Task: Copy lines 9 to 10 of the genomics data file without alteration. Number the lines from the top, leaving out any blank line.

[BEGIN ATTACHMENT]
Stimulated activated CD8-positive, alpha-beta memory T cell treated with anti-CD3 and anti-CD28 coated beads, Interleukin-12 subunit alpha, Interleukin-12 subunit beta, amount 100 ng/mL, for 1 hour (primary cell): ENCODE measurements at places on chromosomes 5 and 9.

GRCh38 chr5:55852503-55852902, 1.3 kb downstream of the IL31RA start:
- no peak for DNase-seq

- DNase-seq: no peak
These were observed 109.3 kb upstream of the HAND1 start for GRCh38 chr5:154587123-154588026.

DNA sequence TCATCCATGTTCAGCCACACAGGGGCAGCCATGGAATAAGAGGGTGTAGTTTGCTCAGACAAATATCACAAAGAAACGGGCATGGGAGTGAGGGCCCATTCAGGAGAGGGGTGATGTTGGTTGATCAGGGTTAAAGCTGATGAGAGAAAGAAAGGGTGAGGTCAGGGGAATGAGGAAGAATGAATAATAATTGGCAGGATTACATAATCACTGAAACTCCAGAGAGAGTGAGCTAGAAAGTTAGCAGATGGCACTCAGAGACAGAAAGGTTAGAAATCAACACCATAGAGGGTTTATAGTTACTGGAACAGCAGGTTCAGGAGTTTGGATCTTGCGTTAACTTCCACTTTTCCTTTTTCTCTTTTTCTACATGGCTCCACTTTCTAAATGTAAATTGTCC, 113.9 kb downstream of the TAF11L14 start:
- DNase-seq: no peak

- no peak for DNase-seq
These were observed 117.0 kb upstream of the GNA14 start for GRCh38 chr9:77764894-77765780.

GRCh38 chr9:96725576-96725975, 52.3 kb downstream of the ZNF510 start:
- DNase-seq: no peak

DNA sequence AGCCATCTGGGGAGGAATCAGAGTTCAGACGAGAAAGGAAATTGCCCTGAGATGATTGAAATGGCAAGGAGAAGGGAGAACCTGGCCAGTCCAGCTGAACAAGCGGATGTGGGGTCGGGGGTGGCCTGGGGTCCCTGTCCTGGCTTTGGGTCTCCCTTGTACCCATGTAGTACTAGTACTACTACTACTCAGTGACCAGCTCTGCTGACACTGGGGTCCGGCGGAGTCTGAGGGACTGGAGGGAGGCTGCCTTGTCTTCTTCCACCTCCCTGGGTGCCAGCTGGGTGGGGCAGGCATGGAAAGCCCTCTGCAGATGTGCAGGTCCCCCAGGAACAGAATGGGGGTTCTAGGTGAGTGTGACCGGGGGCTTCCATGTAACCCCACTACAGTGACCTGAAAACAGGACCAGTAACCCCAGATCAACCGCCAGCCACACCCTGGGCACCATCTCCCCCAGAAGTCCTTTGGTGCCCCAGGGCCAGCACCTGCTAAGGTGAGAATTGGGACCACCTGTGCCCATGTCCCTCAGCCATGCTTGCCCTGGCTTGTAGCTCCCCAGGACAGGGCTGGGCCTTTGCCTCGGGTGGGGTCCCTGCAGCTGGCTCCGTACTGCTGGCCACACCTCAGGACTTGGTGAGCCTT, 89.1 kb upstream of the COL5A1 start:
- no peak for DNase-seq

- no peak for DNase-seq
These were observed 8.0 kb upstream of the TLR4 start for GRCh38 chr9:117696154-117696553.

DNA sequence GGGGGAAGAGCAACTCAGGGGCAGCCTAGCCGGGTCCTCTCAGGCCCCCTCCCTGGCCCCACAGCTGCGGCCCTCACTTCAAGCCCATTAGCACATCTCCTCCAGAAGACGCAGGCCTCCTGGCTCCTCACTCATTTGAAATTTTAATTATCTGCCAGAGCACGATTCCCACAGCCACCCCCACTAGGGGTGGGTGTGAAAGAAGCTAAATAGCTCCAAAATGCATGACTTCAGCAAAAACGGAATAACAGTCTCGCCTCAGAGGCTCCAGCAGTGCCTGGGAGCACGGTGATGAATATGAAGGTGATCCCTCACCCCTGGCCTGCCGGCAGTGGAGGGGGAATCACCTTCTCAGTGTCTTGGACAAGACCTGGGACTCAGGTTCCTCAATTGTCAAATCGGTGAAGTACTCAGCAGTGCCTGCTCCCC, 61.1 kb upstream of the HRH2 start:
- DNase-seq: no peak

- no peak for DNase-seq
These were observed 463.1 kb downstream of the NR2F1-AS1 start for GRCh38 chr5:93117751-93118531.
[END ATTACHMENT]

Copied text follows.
These were observed 117.0 kb upstream of the GNA14 start for GRCh38 chr9:77764894-77765780.

GRCh38 chr9:96725576-96725975, 52.3 kb downstream of the ZNF510 start: